December, man. I don’t know about the rest of you, but I do not foresee having any time in the second half of December for IF-related events where you have to actually move your body to a new location in order to participate. This space left blank and possibly snowy.
Adam Strong-Morse from Choice of Games writes about how to do effective end-game structures:
An arm-and-fingers structure is a game with several different final chapters where the player’s decisions determine which final chapter they experience on a given playthrough. Most of the game is the arm, with chapter leading to chapter more or less automatically, but the structure of the end of a game is like a hand, with entirely distinct and separate fingers branching off in each direction. Kevin Gold pioneered this structure in Choice of Robots to great effect, and Lynnea Glasser also used it well in The Sea Eternal. It can maintain a manageable structure that does not require writing thousands of different branches, while still creating the feeling that the end of the game depends on the player’s choices, not just in determining a final outcome, but in determining the entire feeling and plot of the game’s climax.
No Time to Play has an article on the space between parser and choice games, and how the middle ground has opened up in interesting ways this year. I disagree with some of the article’s points — particularly about how much agency is available in Twine work, where I agree with Juhana Leinonen’s assessment the there’s typically far more narrative agency in a choice-based game than in a parser-based game — but the article makes a pitch for the newish Elm engine and makes some other suggestions you may not have seen elsewhere.
In Ben Chill’s Horrors Anonymous, you’re a therapist specializing in the problems of assorted demons, monsters, and zombies. Though inwardly impatient, you nonetheless dispense assorted advice about how to manage their new, often undead lifestyles. The end features an extensive epilogue montage sequence where you see all the various monsters carrying out the advice you gave, and how their lives turn out as a result. For my tastes, Horrors Anonymous ran a little bit long relative to the amount of joke. But if you felt there just weren’t enough puns in SCREW YOU, BEAR DAD!, you may find the extended mummy riff to your taste.
Sub-Q brings us The Tunnel from Natalia Theodoridou: a brief, bleak metaphor for the kind of depression that can’t foresee any ending.
The author deploys several clever mechanics: stretchtext in several scenes lets you access one character’s viewpoint, then another’s; some of the lettering responds to the passage of your cursor, in a way that makes sense in context; and I don’t quite want to spoil the final scene, but I like what it does. Twine and its ilk offer an impressive poetic vocabulary these days — text effects, timing, fades, wiggles and jolts for communication. Sometimes authors go way overboard with this, and I don’t always have a lot of patience with the goofier text-jiggles, but I like what Theodoridou has done here.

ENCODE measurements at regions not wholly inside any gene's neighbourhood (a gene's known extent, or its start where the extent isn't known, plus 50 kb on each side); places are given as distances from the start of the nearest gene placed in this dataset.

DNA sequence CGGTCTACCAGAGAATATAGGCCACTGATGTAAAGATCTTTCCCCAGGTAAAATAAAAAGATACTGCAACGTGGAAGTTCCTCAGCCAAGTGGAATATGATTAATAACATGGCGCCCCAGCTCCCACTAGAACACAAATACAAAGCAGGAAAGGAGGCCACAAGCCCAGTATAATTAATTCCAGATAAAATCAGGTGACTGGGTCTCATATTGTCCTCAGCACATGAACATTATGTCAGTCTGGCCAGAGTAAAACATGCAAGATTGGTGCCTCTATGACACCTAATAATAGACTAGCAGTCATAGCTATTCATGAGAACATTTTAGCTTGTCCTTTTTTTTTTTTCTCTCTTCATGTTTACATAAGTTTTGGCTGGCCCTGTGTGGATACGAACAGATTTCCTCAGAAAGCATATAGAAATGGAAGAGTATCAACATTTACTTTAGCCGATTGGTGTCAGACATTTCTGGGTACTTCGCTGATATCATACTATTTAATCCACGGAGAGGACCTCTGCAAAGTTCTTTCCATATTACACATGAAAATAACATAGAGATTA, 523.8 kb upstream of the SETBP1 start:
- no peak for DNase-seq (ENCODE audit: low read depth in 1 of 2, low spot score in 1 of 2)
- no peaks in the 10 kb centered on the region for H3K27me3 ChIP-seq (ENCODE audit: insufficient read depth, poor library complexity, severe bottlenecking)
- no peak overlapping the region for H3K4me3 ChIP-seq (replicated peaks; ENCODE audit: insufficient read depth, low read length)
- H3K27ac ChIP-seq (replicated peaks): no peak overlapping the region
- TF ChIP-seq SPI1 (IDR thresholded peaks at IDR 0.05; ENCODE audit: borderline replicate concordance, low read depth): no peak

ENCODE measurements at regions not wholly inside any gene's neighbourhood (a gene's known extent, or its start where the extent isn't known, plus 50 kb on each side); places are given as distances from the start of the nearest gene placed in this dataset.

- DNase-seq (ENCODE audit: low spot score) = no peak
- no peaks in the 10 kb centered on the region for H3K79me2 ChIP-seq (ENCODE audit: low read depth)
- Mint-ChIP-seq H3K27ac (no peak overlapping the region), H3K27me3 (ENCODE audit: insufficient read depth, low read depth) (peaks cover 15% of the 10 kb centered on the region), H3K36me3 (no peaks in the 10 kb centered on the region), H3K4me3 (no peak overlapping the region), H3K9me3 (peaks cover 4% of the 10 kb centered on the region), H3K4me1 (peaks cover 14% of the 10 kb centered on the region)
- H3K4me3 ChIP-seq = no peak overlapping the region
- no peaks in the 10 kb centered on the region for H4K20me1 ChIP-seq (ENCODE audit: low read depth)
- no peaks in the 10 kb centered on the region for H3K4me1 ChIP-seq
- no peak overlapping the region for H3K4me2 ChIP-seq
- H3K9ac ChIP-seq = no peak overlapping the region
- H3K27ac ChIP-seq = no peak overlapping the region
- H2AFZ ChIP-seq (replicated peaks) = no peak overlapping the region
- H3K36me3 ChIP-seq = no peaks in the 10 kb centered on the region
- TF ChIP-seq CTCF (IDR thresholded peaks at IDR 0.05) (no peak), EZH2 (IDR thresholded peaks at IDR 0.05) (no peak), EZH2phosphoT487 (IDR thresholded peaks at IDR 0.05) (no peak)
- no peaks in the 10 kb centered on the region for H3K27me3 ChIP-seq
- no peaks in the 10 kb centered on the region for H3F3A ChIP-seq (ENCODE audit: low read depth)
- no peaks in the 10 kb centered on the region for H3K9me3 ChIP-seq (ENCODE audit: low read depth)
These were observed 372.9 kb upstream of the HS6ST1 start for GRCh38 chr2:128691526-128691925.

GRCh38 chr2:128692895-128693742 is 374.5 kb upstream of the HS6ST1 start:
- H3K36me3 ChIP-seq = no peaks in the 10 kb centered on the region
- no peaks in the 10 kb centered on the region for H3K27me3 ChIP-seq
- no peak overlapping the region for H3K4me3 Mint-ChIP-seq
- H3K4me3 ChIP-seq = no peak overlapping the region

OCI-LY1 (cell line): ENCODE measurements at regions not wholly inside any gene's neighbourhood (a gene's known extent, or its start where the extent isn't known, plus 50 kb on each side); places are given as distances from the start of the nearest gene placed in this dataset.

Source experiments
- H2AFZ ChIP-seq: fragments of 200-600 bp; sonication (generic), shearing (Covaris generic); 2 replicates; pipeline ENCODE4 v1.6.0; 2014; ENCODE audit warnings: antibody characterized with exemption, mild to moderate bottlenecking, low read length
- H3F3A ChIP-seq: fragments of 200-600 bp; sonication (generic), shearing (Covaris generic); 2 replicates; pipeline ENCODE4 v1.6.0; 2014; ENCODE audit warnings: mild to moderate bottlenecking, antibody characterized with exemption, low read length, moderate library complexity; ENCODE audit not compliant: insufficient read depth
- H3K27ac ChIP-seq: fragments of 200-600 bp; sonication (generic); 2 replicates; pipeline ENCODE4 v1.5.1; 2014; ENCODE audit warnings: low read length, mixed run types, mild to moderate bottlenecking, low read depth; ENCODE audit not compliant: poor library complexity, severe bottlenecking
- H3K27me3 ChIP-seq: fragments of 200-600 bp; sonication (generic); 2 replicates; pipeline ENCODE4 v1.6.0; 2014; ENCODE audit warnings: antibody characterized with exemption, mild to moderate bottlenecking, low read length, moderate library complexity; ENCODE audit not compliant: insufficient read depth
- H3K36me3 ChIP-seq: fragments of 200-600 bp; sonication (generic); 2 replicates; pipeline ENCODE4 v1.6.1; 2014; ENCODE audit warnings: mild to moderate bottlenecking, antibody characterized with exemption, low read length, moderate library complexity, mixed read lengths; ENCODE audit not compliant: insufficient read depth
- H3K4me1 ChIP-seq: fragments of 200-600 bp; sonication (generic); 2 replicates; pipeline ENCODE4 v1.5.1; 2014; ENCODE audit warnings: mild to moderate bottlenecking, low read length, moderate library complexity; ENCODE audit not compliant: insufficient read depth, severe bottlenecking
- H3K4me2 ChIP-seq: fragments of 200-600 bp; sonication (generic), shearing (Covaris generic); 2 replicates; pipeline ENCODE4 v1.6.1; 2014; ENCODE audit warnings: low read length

This Cory Doctorow piece was billed to me as a piece of interactive fiction. (The art and blurb give a pretty good sense of what it’s about: “our cars drive themselves, but we all know that software is foolproof, so what could go wrong?“) The interactivity in this case consists of periodic opinion quizzes that ask the player what they think about various ethics and policy decisions relating to self-driving cars, and at the end of the story you can sign up to get a report on what other people have also chosen. (I didn’t do that.) There’s no narrative agency over the course of the story itself.
Light as this interaction is, I think it performs an interesting function, in that it reminds the reader of the collective decisions we all have to make as a society any time we introduce significant new technology to our lives. I’m not sure whether or not it’s likely to serve as a remotely accurate view of people’s beliefs and decisions about self-driving cars, though, simply because we’re so susceptible to immediate context that I imagine the story will strongly color what people choose. It would be kind of cool if it were possible to chart a change in the reader/player’s car-related attitudes just over the course of the narrative, as a kind of meta-experiment in the mutability of human opinions. As I haven’t actually seen the poll results, though, I can’t say whether they’re considering that kind of thing.
Eaten by a Grue is a new Infocom podcast by Kevin Savetz.
Hanon Ondricek shares a postmortem of his IF Comp 2016 game Fair.
Fans of Heather Albano’s Choice of Games IF might also be interested to know that she’s kickstarting a non-interactive steampunk novel.
Meanwhile, Christopher Huang‘s Peterkin mystery Murder at the Veteran’s Club is also still collecting pre-orders at inkshares. The protagonist Peterkin also appears in Huang’s series of logic-puzzle IF, Peterkin Investigates, of which there are now three episodes.
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